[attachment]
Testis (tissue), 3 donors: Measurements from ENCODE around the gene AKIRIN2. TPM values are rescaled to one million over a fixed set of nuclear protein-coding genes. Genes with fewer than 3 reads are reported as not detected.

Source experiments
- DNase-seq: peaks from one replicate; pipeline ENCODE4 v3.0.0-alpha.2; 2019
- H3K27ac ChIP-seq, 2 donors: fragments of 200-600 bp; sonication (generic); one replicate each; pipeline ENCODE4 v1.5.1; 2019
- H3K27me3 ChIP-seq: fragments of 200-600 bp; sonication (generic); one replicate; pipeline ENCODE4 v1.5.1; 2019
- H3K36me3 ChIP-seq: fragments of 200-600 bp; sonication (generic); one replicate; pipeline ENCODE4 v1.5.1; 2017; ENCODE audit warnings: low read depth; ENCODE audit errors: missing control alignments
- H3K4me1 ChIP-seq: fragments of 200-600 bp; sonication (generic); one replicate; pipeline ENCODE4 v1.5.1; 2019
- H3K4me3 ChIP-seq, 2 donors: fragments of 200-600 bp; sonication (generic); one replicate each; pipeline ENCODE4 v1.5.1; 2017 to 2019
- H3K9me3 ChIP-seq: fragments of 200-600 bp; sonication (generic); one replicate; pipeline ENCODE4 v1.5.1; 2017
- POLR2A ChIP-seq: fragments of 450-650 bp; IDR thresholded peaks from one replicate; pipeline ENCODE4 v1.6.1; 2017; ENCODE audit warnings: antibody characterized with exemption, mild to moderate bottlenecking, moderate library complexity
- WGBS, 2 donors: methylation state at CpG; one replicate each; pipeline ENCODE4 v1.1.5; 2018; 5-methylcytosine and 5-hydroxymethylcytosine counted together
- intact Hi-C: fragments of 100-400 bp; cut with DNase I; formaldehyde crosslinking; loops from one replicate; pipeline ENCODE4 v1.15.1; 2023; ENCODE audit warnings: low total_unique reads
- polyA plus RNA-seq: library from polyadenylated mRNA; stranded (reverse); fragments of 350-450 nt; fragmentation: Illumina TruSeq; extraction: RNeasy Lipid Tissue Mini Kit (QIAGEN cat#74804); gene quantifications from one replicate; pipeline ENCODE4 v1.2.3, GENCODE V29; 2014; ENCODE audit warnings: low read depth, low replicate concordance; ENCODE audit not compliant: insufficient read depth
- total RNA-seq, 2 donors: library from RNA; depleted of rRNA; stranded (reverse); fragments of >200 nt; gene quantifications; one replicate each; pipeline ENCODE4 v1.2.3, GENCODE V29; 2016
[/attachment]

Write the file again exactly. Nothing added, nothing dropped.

Testis (tissue), 3 donors: Measurements from ENCODE around the gene AKIRIN2. TPM values are rescaled to one million over a fixed set of nuclear protein-coding genes. Genes with fewer than 3 reads are reported as not detected.

Source experiments
- DNase-seq: peaks from one replicate; pipeline ENCODE4 v3.0.0-alpha.2; 2019
- H3K27ac ChIP-seq, 2 donors: fragments of 200-600 bp; sonication (generic); one replicate each; pipeline ENCODE4 v1.5.1; 2019
- H3K27me3 ChIP-seq: fragments of 200-600 bp; sonication (generic); one replicate; pipeline ENCODE4 v1.5.1; 2019
- H3K36me3 ChIP-seq: fragments of 200-600 bp; sonication (generic); one replicate; pipeline ENCODE4 v1.5.1; 2017; ENCODE audit warnings: low read depth; ENCODE audit errors: missing control alignments
- H3K4me1 ChIP-seq: fragments of 200-600 bp; sonication (generic); one replicate; pipeline ENCODE4 v1.5.1; 2019
- H3K4me3 ChIP-seq, 2 donors: fragments of 200-600 bp; sonication (generic); one replicate each; pipeline ENCODE4 v1.5.1; 2017 to 2019
- H3K9me3 ChIP-seq: fragments of 200-600 bp; sonication (generic); one replicate; pipeline ENCODE4 v1.5.1; 2017
- POLR2A ChIP-seq: fragments of 450-650 bp; IDR thresholded peaks from one replicate; pipeline ENCODE4 v1.6.1; 2017; ENCODE audit warnings: antibody characterized with exemption, mild to moderate bottlenecking, moderate library complexity
- WGBS, 2 donors: methylation state at CpG; one replicate each; pipeline ENCODE4 v1.1.5; 2018; 5-methylcytosine and 5-hydroxymethylcytosine counted together
- intact Hi-C: fragments of 100-400 bp; cut with DNase I; formaldehyde crosslinking; loops from one replicate; pipeline ENCODE4 v1.15.1; 2023; ENCODE audit warnings: low total_unique reads
- polyA plus RNA-seq: library from polyadenylated mRNA; stranded (reverse); fragments of 350-450 nt; fragmentation: Illumina TruSeq; extraction: RNeasy Lipid Tissue Mini Kit (QIAGEN cat#74804); gene quantifications from one replicate; pipeline ENCODE4 v1.2.3, GENCODE V29; 2014; ENCODE audit warnings: low read depth, low replicate concordance; ENCODE audit not compliant: insufficient read depth
- total RNA-seq, 2 donors: library from RNA; depleted of rRNA; stranded (reverse); fragments of >200 nt; gene quantifications; one replicate each; pipeline ENCODE4 v1.2.3, GENCODE V29; 2016